Both California sports betting initiatives are going to be defeated soundly, keeping wagering unregulated and illegal in the Golden State.
As expected, tribal-backed Proposition 26 and sportsbook-backed Prop 27 both will fail to gain enough votes for passage in Tuesday’s election. NBC News called the races early Tuesday evening on the West Coast.
Prop 27, which would have legalized online CA sports betting, has just 16% of the vote with about a third of precincts reporting. Meanwhile, Prop 26, which would have opened up retail CA sports betting on tribal lands and significantly expanding casino gaming, has just less than 30% support.
“We thank the voters of California for overwhelming rejecting Prop 27,” Agua Caliente tribal chairman Reid Milanovich told LSR. “The defeat of 27 is not just good for my tribe or tribes in general, but for the state of California as a whole. So we would like to thank the voters for that.”
No on Prop 27 statement
Dan Little, chief intergovernmental affairs officer the San Manuel Band of Mission Indians, put out a statement on behalf of No on 27:
“California Tribes are thankful that voters have defeated Prop. 27 and affirmed the mutually beneficial relationship enjoyed by Tribes with the State of California. The sovereign right of Tribes to exclusively operate casino-style gaming in California, as originally confirmed by the State’s voters over two decades ago, has been preserved from the incursion of out-of-state corporations.
Those corporations should be aware that California Tribes will always protect their people and their sovereignty, as well as work with the people of California to improve our collective well-being, now and into the future.”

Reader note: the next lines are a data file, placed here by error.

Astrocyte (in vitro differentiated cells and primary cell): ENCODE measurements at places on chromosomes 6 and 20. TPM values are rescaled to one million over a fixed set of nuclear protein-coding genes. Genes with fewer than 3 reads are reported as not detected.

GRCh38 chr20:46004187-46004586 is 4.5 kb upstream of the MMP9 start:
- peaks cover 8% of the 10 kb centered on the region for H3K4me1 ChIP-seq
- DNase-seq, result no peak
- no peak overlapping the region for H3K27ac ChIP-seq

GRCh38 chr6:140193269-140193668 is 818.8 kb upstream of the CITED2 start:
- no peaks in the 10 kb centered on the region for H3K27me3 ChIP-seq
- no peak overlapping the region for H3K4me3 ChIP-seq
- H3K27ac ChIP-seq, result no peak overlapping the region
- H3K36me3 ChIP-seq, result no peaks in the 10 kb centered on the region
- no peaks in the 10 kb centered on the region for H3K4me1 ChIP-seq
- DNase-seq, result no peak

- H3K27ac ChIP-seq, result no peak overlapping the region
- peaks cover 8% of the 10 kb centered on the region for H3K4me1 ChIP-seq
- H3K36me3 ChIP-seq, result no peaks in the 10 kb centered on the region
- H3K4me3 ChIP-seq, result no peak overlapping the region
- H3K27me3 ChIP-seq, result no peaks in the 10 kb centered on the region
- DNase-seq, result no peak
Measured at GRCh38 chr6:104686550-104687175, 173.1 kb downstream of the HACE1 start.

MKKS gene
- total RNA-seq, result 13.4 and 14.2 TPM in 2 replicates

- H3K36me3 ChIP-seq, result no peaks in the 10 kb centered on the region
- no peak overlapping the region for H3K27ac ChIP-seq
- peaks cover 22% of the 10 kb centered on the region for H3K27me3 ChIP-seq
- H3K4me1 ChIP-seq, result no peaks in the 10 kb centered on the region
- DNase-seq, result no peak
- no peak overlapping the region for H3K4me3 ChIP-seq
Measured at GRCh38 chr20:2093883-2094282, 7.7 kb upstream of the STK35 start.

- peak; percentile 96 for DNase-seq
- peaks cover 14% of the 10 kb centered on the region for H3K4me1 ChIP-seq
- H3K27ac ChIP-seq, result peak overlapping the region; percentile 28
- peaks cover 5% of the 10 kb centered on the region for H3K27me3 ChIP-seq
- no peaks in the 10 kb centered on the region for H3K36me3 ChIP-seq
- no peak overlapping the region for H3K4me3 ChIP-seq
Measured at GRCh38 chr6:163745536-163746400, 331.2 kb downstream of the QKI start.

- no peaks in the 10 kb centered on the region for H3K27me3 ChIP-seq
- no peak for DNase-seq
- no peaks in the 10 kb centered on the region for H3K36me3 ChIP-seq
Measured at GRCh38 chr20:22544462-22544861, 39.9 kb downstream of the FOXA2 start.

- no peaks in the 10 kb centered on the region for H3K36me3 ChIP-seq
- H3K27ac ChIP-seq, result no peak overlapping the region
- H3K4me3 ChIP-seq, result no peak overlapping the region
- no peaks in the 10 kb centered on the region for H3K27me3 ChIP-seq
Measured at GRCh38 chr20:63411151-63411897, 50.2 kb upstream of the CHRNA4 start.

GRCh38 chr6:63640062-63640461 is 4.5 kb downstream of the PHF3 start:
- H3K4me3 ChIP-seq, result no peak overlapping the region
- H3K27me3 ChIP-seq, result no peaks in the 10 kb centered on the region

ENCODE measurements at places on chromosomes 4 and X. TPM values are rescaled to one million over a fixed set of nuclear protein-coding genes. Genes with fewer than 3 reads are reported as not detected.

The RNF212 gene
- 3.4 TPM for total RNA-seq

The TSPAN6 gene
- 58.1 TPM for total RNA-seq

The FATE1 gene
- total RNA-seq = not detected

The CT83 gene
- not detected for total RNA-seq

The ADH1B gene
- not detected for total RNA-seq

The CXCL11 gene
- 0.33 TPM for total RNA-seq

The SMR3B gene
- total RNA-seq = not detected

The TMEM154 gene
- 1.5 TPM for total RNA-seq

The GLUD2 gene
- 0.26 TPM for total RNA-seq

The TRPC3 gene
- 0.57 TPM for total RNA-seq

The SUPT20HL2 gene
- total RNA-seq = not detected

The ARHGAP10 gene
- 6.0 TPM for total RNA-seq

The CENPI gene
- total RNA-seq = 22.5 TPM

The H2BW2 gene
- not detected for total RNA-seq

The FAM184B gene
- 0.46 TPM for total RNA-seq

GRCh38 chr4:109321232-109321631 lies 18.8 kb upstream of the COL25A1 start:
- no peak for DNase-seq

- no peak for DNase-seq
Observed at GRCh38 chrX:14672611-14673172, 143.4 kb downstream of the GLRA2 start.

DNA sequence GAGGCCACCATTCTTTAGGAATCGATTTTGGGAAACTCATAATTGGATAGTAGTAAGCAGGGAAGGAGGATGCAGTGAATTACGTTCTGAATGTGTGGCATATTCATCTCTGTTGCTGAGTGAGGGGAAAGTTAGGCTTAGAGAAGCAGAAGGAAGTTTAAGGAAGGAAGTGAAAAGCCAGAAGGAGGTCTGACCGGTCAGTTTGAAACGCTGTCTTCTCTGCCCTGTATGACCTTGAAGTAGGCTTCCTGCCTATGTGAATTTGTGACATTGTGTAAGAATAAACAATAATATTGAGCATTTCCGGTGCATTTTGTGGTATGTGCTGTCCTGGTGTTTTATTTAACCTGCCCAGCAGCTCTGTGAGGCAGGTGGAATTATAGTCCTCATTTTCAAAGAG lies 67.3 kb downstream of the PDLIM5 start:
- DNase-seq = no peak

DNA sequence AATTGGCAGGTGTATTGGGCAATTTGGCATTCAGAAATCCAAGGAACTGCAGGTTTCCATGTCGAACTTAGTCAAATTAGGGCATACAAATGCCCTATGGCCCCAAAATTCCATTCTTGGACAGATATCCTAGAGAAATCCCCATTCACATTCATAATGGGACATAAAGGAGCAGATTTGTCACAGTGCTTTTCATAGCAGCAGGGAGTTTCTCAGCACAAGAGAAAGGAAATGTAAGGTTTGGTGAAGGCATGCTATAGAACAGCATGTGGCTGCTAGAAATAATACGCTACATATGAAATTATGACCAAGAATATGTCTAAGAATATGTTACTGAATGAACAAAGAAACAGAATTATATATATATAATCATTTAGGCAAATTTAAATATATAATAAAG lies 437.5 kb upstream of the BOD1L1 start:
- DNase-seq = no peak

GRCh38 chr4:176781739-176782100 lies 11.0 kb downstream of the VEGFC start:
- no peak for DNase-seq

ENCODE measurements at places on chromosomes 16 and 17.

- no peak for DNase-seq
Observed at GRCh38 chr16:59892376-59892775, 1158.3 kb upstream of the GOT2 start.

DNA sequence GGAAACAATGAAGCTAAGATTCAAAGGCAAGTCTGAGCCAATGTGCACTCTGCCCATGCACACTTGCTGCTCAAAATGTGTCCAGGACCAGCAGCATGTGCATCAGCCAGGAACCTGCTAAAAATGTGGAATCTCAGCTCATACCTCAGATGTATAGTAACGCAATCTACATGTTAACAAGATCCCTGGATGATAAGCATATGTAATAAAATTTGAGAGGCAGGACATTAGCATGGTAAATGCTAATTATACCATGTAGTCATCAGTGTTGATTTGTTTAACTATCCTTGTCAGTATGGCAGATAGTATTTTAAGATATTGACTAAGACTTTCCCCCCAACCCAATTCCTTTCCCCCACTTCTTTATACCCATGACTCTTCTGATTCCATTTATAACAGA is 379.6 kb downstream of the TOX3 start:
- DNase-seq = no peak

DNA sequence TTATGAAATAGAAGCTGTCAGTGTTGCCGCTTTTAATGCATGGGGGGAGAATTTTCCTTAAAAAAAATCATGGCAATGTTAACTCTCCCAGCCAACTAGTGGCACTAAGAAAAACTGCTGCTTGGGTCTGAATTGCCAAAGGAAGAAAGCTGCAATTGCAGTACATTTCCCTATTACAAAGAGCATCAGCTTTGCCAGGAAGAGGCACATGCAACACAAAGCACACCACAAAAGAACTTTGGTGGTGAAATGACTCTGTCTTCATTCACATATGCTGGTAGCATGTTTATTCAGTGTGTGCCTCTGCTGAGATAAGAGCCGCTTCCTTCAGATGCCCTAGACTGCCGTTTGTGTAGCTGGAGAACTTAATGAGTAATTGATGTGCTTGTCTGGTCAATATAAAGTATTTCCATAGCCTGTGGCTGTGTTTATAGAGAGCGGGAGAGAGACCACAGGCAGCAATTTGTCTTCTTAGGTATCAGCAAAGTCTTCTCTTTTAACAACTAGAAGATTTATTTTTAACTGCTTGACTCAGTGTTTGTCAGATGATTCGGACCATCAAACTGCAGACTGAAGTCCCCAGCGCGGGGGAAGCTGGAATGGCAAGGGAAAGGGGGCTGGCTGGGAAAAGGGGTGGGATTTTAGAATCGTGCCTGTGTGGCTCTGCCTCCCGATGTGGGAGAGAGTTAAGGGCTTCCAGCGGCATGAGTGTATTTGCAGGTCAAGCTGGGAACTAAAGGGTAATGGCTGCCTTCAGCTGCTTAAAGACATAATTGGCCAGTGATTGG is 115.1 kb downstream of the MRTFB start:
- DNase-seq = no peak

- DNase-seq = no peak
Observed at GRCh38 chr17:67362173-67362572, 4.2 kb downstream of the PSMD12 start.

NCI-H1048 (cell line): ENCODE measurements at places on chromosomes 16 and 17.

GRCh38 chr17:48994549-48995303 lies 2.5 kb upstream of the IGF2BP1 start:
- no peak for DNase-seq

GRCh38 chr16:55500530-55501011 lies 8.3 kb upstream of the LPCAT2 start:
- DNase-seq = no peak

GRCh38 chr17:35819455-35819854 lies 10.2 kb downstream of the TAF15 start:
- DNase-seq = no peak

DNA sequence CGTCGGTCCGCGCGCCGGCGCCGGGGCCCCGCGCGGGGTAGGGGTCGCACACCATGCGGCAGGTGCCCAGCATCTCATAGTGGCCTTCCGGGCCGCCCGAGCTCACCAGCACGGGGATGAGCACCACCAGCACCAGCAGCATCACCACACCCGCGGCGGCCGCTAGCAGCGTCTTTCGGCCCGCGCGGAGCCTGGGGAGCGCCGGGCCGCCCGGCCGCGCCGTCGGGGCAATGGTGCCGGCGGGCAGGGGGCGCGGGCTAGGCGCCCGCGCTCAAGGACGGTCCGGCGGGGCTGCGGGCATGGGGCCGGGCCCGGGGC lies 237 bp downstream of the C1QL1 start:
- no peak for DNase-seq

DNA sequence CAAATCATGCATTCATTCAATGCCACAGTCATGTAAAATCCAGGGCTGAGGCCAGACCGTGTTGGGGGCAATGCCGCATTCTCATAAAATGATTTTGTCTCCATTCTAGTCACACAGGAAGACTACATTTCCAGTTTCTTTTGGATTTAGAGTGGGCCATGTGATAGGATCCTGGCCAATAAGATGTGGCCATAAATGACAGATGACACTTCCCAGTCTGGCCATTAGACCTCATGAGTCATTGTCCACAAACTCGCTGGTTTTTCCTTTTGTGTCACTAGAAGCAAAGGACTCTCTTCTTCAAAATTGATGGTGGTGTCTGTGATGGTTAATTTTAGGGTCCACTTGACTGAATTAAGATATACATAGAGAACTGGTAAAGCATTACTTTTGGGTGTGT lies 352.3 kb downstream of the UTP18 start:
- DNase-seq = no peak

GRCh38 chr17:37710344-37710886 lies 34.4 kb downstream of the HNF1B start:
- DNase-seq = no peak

Yes on Prop 27 statement
Yes on 27 spokesperson Nathan Click issued the following statement after the election results came out:
“Our coalition knew that passing Prop 27 would be an uphill climb, and we remain committed to California. This campaign has underscored our resolve to see California follow more than half the country in legalizing safe and responsible online sports betting. …
Californians deserve the benefits of a safe, responsible, regulated, and taxed online sports betting market, and we are resolved to bringing it to fruition here.”
Tough path to legal California sports betting
A pathway to regulating and legalizing California sports betting is difficult to envision at the moment, especially given the animosity between tribes and commercial operators.
A legislative pathway appears unlikely given past failures, while another trip to the ballot would need significant reimagining.
The tribes, led by San Manuel and Pechanga, view Prop 27’s failure as a significant victory. It maintains the status quo, while keeping online operators like FanDuel Sportsbook and DraftKings Sportsbook at bay. Tribes ultimately do not want commercial operators to have access to CA’s robust online casino market.
Why Prop 27 failed
The sides spent more than $400 million in a heated Prop 27 advertising campaign battle. It left voters to sort through an influx of ads and a mass of misinformation.
“I don’t think anybody believes either side,” an industry insider told LSR . “You’re not going to solve homelessness, and this isn’t really about protecting tribal sovereignty.”
Prop 27 performed poorly in multiple independent polls, and Yes on 27 pulled its TV ads in major CA markets last month as a result. That left FanDuel CEO Amy Howe and DraftKings CEO Jason Robins to all but concede on 2022, and turn their attention to 2024 and beyond.
Tribes control future of California sports betting
There was also no executive support for Prop 27. Gov. Gavin Newsom came out against the legalization of online sports betting in late October, though at that point the battle was already lost anyway.
Any chance for online sports betting passage in California clearly hinges on the tribes, who want to be in the driver’s seat.
Mark Macarro, Tribal Chairman of the Pechanga Band of Indians, said in a statement:
“It’s clear voters don’t want a massive expansion of online sports betting, and they trust Indian tribes when it comes to responsible gaming. As tribes, we will analyze these results, and collectively have discussions about what the future of sports wagering might look like in California.”
A tribal-led online sports betting initiative could be the way to go for California, assuming no legislative solution in 2023. For now, CA bettors are left with options like going to neighboring states, wagering with a bookie, or using an unregulated offshore site.